Two Sewanhaka district mothers called for armed security guards at all schools after a school shooting in Texas on Tuesday and for better district communication during tragedies at Tuesday night’s board of education meeting.
Nineteen children and two adults were killed Tuesday at an elementary school in Uvalde, Texas. The lone gunman, identified as 18-year-old Salvador Ramos, arrived at Robb Elementary School with a long rifle and body armor before being shot and killed by law enforcement, according to multiple reports.
It is now the second-deadliest school shooting in the United States.
Peggy Asciutto touted the need for the district to provide students with information on guidance services aside from just emailing it to parents.
Asciutto also cited a shooting in Buffalo last week where 18-year-old Payton Gendron allegedly live-streamed a deadly attack at a Tops Friendly Markets store, killing 10 black people and injuring three others.
“My child came home from school that day and I asked her if she knew anything about the shooting,” Asciutto said. “She said no. I asked her did anybody discuss with you that there are counseling services available? She said no.”
Asciutto continued by asking for more at Sewanhaka to increase safety.
“I along with many of my peers are wondering when the district is going to address the urgent need for armed security guards at all our schools,” Asciutto said. “I don’t really know what else there is to suggest and I just think that’s what we need”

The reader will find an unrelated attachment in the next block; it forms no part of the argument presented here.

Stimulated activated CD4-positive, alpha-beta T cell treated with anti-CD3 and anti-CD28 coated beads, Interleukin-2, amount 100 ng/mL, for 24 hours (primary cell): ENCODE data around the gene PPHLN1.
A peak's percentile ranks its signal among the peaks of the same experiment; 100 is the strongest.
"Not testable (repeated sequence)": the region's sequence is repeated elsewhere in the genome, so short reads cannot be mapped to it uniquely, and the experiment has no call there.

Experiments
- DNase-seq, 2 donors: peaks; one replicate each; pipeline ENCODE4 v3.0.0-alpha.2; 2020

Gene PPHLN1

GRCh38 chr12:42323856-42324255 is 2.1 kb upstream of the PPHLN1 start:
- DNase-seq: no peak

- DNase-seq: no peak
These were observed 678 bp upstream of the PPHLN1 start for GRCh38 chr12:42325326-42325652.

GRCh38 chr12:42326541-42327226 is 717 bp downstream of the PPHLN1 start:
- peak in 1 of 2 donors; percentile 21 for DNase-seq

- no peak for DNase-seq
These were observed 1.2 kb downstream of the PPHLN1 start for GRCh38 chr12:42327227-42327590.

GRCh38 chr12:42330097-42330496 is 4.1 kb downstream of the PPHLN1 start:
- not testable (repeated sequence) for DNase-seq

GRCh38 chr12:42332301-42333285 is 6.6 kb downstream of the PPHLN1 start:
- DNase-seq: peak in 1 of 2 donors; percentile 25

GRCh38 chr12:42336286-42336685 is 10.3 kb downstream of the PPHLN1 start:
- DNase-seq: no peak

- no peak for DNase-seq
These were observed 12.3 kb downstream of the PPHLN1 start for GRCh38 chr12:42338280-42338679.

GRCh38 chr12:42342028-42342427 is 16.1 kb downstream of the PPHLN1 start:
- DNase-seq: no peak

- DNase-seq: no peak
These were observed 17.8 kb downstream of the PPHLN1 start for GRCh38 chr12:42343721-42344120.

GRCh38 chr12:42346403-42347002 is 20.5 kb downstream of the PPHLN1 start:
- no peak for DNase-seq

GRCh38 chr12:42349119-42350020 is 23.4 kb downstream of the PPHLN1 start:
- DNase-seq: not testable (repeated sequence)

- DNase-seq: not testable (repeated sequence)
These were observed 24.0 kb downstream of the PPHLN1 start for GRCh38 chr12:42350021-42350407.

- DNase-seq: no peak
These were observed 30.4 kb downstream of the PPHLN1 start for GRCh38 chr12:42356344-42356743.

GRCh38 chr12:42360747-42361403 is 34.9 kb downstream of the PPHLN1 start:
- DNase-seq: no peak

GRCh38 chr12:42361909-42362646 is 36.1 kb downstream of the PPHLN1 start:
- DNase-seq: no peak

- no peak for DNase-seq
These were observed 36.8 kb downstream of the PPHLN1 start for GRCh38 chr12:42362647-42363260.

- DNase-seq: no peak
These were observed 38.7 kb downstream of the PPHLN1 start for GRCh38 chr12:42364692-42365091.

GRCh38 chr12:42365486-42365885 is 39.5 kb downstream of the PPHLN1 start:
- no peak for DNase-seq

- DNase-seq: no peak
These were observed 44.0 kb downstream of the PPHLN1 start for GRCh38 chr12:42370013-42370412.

Superintendent James Grossane said that he will look into Asciutto’s request while adding there is a state law that prohibits the district from having armed guards.
Leslyn Stewart reiterated Asciutto’s sentiments while calling for the need to stand together. She also commended the state for canceling the history and government Regent’s exam, scheduled for June 1, following the shooting.
“I stand before you as someone who understands tragedy too well. I think that there should have been some phone numbers following the email, at least some direct contact that the students had to follow up with,” Stewart said. “We all know and saw the tragedy that happened in Buffalo, an 18-year-old white male, Payton Gendron had been planning this attack since three years before anyone had ever heard of COVID-19.”
Stewart added to her remarks and said Nassau County could have been the target of the shooting.
“As reported, Gendron says he considered targeting a shopping mall in Rochester, New York, one in the town of Greece as well as supermarkets in Hempstead, Long Island. Clearly, racism doesn’t only show up by teenagers holding up bananas and saying ‘monkeys come get these.’ We can no longer stand together if some of us continue to live in bliss and ignorance and conduct business as usual. Today, I applaud the experts who viewed and in the recent violent act in Buffalo as traumatic and have canceled the US History and Government regions in efforts to support students and communities who are strongly impacted.”
Stewart referenced an incident last year when a spectator at an away game for Elmont Memorial High School’s girls’ junior varsity basketball game.
The next Sewanhaka Board of Education meeting will be held Tuesday, June 21.